Months of investigation culminated in an arrest warrant Tuesday for former Tahlequah Area Chamber of Commerce Director David Glenn Moore, who is accused of taking as much as $439,000 between July 2009 and June 2014, according to an affidavit filed by Oklahoma State Bureau of Investigation Special Agent Vicky Lyons.
Lyons said Tuesday that the latest information gathered by investigators suggests Moore, 47, is still in Oklahoma. He reportedly lived in the Catoosa area when the probe began last summer.
“We have been in touch with his attorney, working to arrange to have [Moore] turn himself in,” Lyons said.
Moore would be required to post a $30,000 bond, which was set by Associate District Judge Mark Dobbins, according to the arrest warrant. Formal charges were filed in Cherokee County District Court.
According to District Attorney Brian Kuester, Moore could be arraigned as early as next week.
“As with all people that have been charged with having committed a criminal offense, Mr. Moore is presumed innocent until proven guilty,” Kuester said in a prepared statement he issued shortly after the charges were made public.
Moore abruptly resigned from his Chamber post in June 2014, when board members began to question him about the possible theft of funds, according to Lyons.
In her affidavit, Lyons said the Oklahoma State Auditor and Inspector’s Special Investigations Unit audited the Chamber and concluded that, between June 2009 and June 2014, the total “potential misappropriation of funds and questionable expenditures” from Chamber coffers hit just shy of $440,000.
Lyons’ affidavit suggests a number of local Chamber supporters fell victim to Moore’s alleged misuse of funds:
• Rupham Gandhi, described in court documents as a local business owner, told investigators Moore solicited a loan in May 2014 while claiming the Chamber was short of funds for a locally sponsored trip. Gandhi provided a personal check to Moore with the loan to be paid in full the next day, but Moore failed to return the money by the time he resigned. Gandhi told investigators Moore also solicited other donations from him.
• Patsiann Smith provided Moore with a loan on Nov. 25, 2013, when Moore told Smith the Chamber needed a new heat and air system. Board members did not authorize the agreement, according to Lyons’ report. Moore allegedly made three payments to Smith with Chamber funds, but when he provided Smith a check in May 2014, the bank account did not have sufficient funds.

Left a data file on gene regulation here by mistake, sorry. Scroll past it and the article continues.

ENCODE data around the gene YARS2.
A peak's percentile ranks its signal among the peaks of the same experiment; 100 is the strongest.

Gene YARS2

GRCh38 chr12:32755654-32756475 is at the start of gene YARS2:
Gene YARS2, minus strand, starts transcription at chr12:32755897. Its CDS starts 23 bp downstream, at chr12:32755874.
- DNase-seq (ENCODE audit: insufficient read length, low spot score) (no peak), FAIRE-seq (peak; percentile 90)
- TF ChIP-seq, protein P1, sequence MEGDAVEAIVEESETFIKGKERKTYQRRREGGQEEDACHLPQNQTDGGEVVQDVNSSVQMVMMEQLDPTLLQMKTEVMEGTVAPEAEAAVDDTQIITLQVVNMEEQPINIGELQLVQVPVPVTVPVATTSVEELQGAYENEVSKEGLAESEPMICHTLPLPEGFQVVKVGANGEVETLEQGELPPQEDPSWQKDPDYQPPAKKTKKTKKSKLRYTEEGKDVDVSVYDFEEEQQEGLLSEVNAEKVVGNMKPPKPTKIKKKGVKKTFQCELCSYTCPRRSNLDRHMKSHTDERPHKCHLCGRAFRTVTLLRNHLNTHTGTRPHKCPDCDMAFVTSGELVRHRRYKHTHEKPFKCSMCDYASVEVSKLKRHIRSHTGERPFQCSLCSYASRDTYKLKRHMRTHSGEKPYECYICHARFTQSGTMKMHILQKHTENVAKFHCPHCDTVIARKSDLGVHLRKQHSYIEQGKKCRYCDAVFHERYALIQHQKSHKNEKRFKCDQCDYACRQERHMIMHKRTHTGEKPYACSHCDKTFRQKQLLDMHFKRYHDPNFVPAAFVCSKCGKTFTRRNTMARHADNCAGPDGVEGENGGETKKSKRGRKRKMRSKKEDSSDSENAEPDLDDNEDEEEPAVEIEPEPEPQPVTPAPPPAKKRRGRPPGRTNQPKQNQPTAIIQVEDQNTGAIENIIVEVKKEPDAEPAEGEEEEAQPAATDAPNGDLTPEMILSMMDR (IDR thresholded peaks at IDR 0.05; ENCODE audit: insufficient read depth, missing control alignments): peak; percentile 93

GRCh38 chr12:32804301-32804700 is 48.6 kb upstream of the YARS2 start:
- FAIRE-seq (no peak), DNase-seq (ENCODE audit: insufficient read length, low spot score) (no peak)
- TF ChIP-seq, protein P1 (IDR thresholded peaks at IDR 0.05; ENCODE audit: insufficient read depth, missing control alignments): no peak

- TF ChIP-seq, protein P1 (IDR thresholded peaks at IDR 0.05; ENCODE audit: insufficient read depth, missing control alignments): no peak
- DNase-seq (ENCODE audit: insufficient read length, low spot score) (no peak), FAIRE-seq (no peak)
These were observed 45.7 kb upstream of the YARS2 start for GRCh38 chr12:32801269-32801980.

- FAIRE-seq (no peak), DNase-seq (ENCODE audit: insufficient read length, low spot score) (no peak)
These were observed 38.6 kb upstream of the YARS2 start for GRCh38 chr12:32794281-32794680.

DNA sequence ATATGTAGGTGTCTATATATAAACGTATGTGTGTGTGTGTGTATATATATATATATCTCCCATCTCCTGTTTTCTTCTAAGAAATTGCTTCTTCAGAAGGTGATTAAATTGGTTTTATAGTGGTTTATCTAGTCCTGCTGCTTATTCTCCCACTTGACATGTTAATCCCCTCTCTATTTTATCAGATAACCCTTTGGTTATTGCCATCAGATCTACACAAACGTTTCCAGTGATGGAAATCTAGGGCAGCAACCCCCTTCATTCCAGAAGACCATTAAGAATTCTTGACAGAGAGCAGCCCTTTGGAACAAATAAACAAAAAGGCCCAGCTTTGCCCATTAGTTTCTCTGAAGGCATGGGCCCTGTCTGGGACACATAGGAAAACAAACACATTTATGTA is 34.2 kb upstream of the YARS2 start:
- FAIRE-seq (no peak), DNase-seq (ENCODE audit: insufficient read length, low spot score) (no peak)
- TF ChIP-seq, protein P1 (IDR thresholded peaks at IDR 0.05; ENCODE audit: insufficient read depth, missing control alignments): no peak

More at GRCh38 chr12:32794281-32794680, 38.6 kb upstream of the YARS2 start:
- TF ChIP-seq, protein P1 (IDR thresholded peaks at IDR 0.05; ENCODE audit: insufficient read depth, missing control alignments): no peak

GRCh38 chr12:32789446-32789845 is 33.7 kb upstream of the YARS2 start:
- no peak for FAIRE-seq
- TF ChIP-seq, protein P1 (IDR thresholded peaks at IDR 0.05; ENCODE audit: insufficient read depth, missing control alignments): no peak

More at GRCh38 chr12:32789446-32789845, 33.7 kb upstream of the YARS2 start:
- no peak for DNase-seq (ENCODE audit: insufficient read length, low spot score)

• Trae Ratliff told investigators that in January 2013, Moore asked him to donate funds from a Leadership Tahlequah class to pay for new carpet in the Chamber offices. According to Lyons, Ratliff said he gave Moore a “cash bag” containing $4,700, which had been raised by a Leadership Tahlequah class. When Ratliff began to question Moore about the money in May 2013, Moore filed a burglary report with Tahlequah police, and claimed the cash bag had been stolen.
• Former Chamber Treasurer Patti Morton told investigators Moore began taking funds from the bank account of Leadership Tahlequah in 2013 “under the guise of needing it for operating expenses,” according to Lyons. When confronted by members of the Leadership Tahlequah class, Moore allegedly agreed to use Chamber money to give a $25,000 donation to the city of Tahlequah in the name of the class. In October 2013, Moore provided the city a check for $25,000, but it was returned by the bank for insufficient funds.
• Dr. Robert Stephen Jones told investigators that in November 2013, Moore requested a loan and again said the Chamber needed new carpet. Jones gave Moore a loan of $4,000, made payable to the Chamber of Commerce. Over a period of time, Moore reportedly paid back the majority of the loan using Chamber funds.
Lyons’ report also details the use of Chamber money, allegedly by Moore, to pay personal bills or to cover costs of the former tourism director’s insurance and medicine.
Records from Tahlequah Drug Co. show that, between October 2013 and March 2014, a credit card belonging to the Chamber was used to buy prescriptions for former Tahlequah Area Tourism Director Kate Kelly. The amount charged to the card was more than $492, Lyons reported.
Kelly told investigators that in September or October 2013, she learned her employer-provided medical insurance had lapsed. Kelly told Moore about the problem, and Moore allegedly began to use Chamber money to pay for Kelly’s prescription costs. Kelly also reportedly told Lyons that Moore gave her checks, which had been drawn on the Chamber account for about $1,910, to help her pay for medical bills and privately-purchased insurance. Kelly later revealed the issues to the Tourism Board members.
Records show a Chamber debit card was used to pay more than $700 on a Public Service Company of Oklahoma account in Moore’s name. That card was used at least 37 times, at a cost of nearly $1,500, to make online payments to Moore’s Pikepass account between 2009 and 2014.
More than $4,700 from the Chamber bank account was used for an AT&T account belonging to Moore, and just more than $1,000 was used to pay Moore’s AAA insurance between 2011 and 2014.
A previous investigation by the Daily Press into Chamber bank records revealed hundreds of thousands of dollars had been withdrawn from the entity’s bank account at ATMs and casinos over a span of several years.
Some Chamber board members have suggested they were unaware a debit card existed for the entity’s bank account.
If convicted, Moore could spend up to 10 years in prison and be ordered to pay a fine of up to $10,000, plus restitution.
As of Tuesday evening, he had not turned himself in at the Cherokee County Detention Center.